Stepping into the Hangard Wood Cemetery in Northern France, surrounded by golden fields of wheat, accessible only by dirt road, I felt more like I was home in Saskatchewan than in Europe. Indeed, aside from the small but conspicuous cemetery, placed right in the middle of a farmer's field, it all felt oddly familiar. Perhaps that's why the memorialization of the soldier presented this day hit so close to home.
John Croak, born in Newfoundland but raised in Nova Scotia, felt particularly real to me. I don't know if it's because he was the same age as me when he died, or because the setting felt so oddly reminiscent, but private Croak's story really moved me (it is worth mentioning that the memorial was also tremendously well-crafted and presented by the researcher today). Every detail we learned about felt so human, so genuine. Every setback painful. Every success powerful. And when we learned of his death, my traditionally stalwart rational, detached reaction fell by the wayside. I felt like John Croak just as easily could have been me.
I immediately identified that as a guilty and obnoxiously self-indulgent feeling. I was not private Croak, nor have I ever experienced anything nearly as challenging as the trials and tribulations he faced from enlistment onwards. Yet my empathy for the man felt limitless. If I were born in a different time, that could be me. But it couldn't actually, could it? I could never live through that era, could I? Yet so many did. These questions rattled around my brain for quite some time, but I could never answer them. My true feelings always felt out of reach, like birds fluttering around in the distant corners of a room.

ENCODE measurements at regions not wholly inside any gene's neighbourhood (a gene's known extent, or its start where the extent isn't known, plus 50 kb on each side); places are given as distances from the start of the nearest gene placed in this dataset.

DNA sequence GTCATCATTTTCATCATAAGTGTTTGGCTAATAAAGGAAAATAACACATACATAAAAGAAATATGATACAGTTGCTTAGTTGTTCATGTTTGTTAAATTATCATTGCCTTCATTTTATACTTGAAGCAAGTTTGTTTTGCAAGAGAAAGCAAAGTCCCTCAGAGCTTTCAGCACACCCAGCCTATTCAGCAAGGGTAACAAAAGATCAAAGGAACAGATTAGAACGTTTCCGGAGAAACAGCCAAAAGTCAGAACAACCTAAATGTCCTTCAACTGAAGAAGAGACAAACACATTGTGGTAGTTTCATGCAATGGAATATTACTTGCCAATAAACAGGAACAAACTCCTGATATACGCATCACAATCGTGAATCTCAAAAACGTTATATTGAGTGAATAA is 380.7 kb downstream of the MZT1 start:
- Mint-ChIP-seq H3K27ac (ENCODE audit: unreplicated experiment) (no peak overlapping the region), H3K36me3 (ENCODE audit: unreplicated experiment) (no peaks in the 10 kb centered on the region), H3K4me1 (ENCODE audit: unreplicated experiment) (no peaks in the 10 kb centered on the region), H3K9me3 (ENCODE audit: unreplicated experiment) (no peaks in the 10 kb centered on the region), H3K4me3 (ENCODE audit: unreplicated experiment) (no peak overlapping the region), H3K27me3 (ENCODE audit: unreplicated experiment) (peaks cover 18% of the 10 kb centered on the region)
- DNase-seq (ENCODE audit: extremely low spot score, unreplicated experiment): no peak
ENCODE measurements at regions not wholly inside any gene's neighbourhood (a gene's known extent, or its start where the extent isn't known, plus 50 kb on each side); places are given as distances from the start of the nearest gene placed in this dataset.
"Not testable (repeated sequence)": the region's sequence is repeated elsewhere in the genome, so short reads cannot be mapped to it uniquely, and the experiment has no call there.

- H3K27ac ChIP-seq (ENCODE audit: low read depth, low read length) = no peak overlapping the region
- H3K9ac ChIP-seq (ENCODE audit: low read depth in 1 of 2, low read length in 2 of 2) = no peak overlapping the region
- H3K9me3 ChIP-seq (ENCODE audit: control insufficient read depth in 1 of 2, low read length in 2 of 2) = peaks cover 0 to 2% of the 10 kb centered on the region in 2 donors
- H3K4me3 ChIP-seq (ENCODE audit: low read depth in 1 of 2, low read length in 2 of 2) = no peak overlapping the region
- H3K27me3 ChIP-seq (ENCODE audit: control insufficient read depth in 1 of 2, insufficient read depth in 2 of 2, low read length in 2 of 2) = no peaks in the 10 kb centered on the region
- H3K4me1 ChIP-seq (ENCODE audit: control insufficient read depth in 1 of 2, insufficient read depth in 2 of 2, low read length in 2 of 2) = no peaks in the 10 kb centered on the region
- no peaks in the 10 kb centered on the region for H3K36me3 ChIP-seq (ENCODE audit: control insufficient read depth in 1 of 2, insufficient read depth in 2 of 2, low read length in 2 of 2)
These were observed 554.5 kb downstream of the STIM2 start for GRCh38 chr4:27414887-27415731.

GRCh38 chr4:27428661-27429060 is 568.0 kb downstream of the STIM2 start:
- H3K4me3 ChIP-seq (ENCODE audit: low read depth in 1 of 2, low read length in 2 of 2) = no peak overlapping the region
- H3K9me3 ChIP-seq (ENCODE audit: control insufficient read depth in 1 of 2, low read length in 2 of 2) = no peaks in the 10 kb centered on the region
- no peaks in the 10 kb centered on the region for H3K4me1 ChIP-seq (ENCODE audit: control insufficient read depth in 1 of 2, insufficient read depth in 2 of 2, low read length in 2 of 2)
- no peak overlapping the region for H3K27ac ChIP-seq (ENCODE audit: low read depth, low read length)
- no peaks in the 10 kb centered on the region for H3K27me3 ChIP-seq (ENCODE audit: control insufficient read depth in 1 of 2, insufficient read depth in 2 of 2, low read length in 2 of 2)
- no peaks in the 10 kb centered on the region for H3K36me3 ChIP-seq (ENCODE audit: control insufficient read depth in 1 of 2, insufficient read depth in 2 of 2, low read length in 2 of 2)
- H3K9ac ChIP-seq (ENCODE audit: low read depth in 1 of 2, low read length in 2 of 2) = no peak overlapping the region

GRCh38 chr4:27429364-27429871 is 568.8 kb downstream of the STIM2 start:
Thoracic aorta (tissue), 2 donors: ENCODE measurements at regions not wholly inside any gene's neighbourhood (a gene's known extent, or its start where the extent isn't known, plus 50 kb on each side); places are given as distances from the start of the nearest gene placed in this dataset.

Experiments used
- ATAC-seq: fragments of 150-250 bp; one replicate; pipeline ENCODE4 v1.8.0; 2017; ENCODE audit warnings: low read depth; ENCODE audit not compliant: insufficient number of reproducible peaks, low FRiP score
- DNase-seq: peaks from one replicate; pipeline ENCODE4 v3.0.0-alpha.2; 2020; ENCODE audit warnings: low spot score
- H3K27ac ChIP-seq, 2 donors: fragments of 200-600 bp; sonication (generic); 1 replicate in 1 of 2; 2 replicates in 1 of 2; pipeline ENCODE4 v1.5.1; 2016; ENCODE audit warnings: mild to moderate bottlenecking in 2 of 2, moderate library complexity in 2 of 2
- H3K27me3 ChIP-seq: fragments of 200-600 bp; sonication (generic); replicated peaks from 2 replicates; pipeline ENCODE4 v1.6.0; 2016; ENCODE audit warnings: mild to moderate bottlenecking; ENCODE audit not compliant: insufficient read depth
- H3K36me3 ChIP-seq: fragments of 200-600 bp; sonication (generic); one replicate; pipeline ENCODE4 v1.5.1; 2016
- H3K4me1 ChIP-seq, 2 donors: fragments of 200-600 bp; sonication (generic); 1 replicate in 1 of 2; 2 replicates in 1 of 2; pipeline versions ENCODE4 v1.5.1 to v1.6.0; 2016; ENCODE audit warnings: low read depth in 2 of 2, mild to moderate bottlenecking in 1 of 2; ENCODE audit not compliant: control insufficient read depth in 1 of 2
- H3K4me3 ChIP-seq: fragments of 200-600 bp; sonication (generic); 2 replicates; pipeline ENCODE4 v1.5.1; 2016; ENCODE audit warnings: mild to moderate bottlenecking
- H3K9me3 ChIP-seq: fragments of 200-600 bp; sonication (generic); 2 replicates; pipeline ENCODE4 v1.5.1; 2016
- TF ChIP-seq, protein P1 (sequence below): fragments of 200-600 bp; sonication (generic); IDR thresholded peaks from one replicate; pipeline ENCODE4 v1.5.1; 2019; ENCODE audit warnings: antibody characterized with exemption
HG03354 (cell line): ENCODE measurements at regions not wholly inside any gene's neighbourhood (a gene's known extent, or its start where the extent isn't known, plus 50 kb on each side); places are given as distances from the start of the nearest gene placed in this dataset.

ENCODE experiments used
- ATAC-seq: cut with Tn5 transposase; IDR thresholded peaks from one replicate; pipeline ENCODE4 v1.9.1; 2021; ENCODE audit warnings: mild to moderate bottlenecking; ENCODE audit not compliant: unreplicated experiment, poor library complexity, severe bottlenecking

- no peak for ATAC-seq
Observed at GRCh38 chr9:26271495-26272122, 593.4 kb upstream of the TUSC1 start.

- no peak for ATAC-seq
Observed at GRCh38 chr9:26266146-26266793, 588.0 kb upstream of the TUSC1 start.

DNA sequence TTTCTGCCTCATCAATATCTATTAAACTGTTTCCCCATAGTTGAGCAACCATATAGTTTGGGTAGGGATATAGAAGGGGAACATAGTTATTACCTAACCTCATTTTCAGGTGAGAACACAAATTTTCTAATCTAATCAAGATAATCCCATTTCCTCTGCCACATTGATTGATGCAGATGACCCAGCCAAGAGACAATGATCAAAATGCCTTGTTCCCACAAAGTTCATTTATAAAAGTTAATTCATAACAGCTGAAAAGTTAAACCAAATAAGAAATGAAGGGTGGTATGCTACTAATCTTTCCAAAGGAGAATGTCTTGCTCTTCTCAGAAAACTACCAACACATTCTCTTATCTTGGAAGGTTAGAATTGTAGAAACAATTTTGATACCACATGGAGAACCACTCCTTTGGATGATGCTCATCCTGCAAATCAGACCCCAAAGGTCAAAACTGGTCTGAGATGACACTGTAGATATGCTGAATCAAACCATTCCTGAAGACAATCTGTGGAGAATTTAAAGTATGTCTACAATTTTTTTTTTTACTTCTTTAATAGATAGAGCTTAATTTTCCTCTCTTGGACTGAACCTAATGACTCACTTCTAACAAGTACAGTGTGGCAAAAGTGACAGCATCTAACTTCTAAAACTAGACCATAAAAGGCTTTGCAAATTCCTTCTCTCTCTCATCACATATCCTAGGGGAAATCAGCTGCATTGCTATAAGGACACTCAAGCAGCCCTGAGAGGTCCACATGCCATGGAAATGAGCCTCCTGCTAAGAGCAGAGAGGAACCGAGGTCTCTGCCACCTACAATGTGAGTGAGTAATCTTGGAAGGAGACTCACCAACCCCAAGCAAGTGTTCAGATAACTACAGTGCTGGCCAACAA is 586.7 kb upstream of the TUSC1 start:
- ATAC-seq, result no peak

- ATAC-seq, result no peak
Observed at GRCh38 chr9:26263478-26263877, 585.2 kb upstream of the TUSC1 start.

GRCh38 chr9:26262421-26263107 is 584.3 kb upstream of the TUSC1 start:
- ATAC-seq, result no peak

As I walked out of the small, Hangard Wood Cemetery, out-of-the-way and seeminlgy rarely visited, I was unsettled. How could one man among millions of war dead coax such questions out of me? Why must we, as humans, always return selfishly to ourselves in our speculations? Can anyone truly understand war without experiencing it? I attempted to shrug off these questions as we returned to our vehicles, ready to continue our day.
As we drove away, I gave one last look back towards the cemetery, knowing the likelihood of ever returning there in my lifetime was infinitesimal. If I squinted really hard, though, I still feel like I was home, back in the fields of Saskatchewan.